Jeanette Winterson committed a bizarre act of literary arson earlier this month, in protest against “the cosy little domestic blurbs” her publisher had added to reissues of her novels. “Turned me into wimmins fiction of the worst kind!” she fumed. “Nothing playful or strange or the ahead of time stuff that’s in there. So I set them on fire.” (Compare for yourself: the new blurb for Winterson’s Written on the Body begins: “In a quiet English suburb, a love affair ignites”; the original 1992 blurb began “Written on the Body is a book for the human condition.”)
The hyperbole on book jackets—both the plot summaries and the lists of adulatory adjectives that go with them—have long frustrated authors, but no one would dispute that a good blurb has crucial functions: it’s a chance to hook readers, and can help them situate a new book within a genre or tradition. Such handy summaries have a long history: think of Milton, at the request of his printer, setting out the “Argument” before each book of Paradise Lost. Yet the modern blurb is more than that: it must alternate uneasily between sober summary, literary interpretation and gushing hype. No doubt Winterson’s publisher would argue their “cosy” new blurbs are designed to lure the widest possible audience into reading something outside their comfort zone.
Plot summaries need not be dumbed-down, of course. The first edition of Philip Larkin’s novel Jill (1946) is a great example of a low-key blurb. It’s informative, while also conveying some of the book’s dry wit: “JILL is the simple story of a north-country boy, John Kemp, who, having been caught up in the inexorable educational machine, is against his will sent to Oxford University.”
But such restraint is uncommon. Especially when it comes to the often mortifying encomia— “unforgettable”; “unputdownable”—extracted from fellow authors and critics and plastered over the cover and front pages. As far back as 1936, George Orwell railed against the “the disgusting tripe that is written by the blurb-reviewers […] When all novels are thrust upon you as words of genius, it is quite natural to assume that all of them are tripe.”
The word “blurb” was coined in 1907 by the comic writer Gelett Burgess but they have been around a long time. The Latin poet Catullus prefaced his books with jokey dedications to fellow writers, which burnished his social and literary credentials: “To whom do I send this fresh little book / of wit, just polished off with dry pumice? / To you, Cornelius.” In the early 14th century, Dante’s great poem was simply called the “Commedia,” until his disciple Boccaccio added the lofty adjective “Divina”: arguably the most successful piece of publishing puff in history.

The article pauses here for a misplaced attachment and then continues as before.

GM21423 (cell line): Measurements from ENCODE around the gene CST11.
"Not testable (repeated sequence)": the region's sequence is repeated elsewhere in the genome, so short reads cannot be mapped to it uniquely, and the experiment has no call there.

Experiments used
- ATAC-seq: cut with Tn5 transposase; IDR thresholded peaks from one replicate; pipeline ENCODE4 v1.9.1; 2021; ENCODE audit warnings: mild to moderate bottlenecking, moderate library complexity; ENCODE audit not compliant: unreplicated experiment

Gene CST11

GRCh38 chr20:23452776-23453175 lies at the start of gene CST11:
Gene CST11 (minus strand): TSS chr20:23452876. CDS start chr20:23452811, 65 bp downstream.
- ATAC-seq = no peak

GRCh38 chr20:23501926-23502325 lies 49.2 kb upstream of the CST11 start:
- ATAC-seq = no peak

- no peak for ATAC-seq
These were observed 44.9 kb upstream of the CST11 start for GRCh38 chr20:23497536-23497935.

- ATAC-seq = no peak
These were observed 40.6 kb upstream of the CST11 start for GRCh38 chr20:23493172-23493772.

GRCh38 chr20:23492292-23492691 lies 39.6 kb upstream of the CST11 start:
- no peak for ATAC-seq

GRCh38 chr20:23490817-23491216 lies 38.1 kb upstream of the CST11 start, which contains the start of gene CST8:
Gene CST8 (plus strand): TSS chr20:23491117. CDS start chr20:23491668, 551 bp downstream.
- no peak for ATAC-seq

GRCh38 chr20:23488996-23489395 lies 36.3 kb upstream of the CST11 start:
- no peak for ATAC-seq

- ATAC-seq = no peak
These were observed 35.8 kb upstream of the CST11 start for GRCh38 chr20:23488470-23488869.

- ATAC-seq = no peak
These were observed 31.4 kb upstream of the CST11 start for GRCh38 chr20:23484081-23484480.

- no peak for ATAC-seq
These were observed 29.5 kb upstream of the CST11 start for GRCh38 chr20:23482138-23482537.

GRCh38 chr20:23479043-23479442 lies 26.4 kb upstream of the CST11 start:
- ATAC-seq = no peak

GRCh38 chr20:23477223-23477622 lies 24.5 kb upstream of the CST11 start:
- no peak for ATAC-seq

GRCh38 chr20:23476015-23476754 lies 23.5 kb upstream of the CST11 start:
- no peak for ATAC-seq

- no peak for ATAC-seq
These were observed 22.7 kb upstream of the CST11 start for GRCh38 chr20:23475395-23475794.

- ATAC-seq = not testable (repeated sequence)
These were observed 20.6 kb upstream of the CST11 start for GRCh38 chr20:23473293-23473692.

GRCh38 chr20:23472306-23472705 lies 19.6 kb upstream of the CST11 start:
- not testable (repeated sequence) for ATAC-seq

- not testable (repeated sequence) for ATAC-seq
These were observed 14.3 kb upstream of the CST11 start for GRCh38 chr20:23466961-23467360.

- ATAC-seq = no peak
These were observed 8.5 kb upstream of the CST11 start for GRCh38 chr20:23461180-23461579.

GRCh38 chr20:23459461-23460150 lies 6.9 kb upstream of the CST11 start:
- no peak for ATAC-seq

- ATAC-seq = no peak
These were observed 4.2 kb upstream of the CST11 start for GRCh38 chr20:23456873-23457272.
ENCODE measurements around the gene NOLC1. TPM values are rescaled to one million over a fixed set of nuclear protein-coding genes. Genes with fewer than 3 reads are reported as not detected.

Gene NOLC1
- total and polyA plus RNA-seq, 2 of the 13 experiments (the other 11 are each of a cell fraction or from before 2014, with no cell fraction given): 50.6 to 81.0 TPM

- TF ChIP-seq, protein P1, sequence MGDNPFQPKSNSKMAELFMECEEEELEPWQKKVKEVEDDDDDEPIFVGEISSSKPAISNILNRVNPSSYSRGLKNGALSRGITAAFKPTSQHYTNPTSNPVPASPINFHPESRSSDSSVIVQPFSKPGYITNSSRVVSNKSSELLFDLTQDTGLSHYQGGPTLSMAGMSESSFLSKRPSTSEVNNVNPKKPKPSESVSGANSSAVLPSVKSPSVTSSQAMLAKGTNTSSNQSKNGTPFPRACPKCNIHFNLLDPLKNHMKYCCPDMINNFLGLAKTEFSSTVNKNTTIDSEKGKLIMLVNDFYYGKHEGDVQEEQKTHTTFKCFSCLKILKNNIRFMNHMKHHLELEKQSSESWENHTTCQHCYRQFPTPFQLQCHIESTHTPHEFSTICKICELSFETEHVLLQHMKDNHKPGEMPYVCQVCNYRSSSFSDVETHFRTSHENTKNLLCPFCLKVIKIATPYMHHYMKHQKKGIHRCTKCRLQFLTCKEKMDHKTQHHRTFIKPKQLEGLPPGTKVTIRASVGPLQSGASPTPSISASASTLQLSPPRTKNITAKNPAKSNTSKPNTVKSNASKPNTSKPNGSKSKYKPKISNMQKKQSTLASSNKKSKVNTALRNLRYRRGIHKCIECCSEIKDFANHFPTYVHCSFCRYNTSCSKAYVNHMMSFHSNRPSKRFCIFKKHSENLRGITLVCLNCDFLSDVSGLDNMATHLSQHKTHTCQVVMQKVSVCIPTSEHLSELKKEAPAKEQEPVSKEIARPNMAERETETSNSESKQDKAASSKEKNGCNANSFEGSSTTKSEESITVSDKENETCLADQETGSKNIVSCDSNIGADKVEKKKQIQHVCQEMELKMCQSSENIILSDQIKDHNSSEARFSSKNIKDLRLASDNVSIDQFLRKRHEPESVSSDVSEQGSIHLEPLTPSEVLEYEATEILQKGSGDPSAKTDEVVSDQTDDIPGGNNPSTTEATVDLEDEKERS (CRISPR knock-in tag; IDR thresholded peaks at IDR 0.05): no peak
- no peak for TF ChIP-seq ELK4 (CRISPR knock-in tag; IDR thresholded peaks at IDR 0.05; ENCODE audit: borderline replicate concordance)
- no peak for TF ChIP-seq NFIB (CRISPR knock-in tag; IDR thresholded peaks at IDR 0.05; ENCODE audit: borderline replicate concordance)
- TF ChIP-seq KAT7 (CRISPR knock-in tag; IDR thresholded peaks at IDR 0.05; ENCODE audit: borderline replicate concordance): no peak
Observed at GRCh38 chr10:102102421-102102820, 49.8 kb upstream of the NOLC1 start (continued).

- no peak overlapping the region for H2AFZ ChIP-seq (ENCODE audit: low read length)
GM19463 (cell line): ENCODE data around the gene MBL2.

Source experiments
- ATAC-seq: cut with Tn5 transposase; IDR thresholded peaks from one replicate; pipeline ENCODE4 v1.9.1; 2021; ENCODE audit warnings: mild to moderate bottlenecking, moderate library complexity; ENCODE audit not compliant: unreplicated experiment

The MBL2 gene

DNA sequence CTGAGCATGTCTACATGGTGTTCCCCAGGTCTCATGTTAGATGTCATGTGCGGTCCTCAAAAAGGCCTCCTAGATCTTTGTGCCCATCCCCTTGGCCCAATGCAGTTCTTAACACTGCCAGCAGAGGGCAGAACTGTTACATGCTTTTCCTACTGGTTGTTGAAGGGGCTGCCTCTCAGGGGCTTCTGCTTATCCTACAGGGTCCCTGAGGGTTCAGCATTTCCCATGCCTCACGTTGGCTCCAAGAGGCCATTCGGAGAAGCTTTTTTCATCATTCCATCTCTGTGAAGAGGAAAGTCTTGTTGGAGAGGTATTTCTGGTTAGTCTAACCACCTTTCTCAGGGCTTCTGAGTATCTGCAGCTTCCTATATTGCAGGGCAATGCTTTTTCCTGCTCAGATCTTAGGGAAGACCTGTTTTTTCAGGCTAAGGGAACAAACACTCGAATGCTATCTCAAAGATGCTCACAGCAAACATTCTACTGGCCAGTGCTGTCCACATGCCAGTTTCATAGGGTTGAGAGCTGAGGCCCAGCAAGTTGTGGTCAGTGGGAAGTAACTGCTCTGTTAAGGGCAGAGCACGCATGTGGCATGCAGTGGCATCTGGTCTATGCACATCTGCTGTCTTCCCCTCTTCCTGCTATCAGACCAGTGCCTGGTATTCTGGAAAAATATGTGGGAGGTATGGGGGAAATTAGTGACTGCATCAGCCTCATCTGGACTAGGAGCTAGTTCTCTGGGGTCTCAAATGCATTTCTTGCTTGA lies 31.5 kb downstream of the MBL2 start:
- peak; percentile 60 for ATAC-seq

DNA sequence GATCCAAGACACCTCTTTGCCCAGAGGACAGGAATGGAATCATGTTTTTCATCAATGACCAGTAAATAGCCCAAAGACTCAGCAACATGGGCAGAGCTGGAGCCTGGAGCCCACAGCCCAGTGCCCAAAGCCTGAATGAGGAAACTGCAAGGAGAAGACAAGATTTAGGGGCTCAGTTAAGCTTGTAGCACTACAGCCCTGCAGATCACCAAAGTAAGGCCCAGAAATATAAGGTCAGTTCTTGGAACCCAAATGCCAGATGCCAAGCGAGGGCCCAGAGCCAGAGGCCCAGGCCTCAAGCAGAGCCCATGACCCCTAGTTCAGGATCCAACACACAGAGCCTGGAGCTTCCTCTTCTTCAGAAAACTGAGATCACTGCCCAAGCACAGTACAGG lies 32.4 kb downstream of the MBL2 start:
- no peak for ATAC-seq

One of the first major carnivals of blurbery came in 1516, when, ahead of the publication of his satire Utopia, Thomas More wrote to his friend Erasmus, urging him to make sure the book “be handsomely set off with the highest of recommendations, if possible, from several people, both intellectuals and distinguished statesmen.” More’s shameless grasping is all too recognisable: then, as now, public knowledge of private connections was seen as an essential part of book promotion.
It was equally crucial for editors to praise the talents of their authors. In 1532, William Thynne commissioned Sir Brian Tuke to write a fawning preface to his edition of Chaucer’s works, dedicated to Henry VIII. In a manner reminiscent of a Penguin Classics introduction, Chaucer is praised for “his excellent learning in all kinds of doctrines and sciences, such fruitfulness in words […] so sweet and pleasant sentences, such perfection in metre…” and so on. By Shakespeare’s time, this sort of commendatory blurbing was widespread. Indeed, Shakespeare’s own reputation was sealed for posterity by his friend Ben Jonson’s prophetic assertion in the introduction to the First Folio that he was “not of an age but for all time.”
Blurbs are as old as novels themselves. Samuel Richardson’s Pamela, one of the first proper novels, published in 1740, began with long reprinted reviews that had appeared in the Weekly Miscellany, as well as a glowing introduction by the book’s “Editor” (Richardson himself). His pomposity was ripe for ridicule, and Henry Fielding’s parody Shamela (1741) contained its own letter of commendation from “John Puff, Esq,” as well as a warning that “several other COMMENDATORY LETTERS […] will be prepared against the NEXT EDITION.”
With Shamela, Fielding ushered in the long tradition of the parody blurb that is currently going strong. You might remember the dummy dust-jacket that was slipped onto a copy of David Cameron’s autobiography For the Record in Foyles in 2019: “Women wanted him. Men wanted to be him. Animals feared him. He had the world at his feet, yet he threw it all away over a bitter rivalry that began at the urinals of Eton 40 years ago.”
Nowadays, blurbing is an enormous back-scratching industry. The proliferation of creative writing programmes means that authors whose students get a book published often appear on the cover, giving the new author a helping hand and, if it’s successful, offering reflected glory to the teacher. It can go too far, though. In 2014, US author and creative writing teacher Gary Shteyngart hung up his blurbing pen after praising over 150 books (brilliantly, he once said “I’ve compared people to Shakespeare, Tolstoy or whatever […] I’ll do anything”). And there’s no sign that blurbs are becoming any more understated: in 2017 Booker Prize judge Colin Thubron decried “certain quotes that almost blackmail you into feeling intellectually or morally incompetent if you have not liked the book or have not understood it.”
Perhaps Winterson can find some comfort in the knowledge that blurbing has always been a grubby, disreputable practice. And hopefully future book-burnings can be spared if her publishers run their blurbs past her beforehand next time.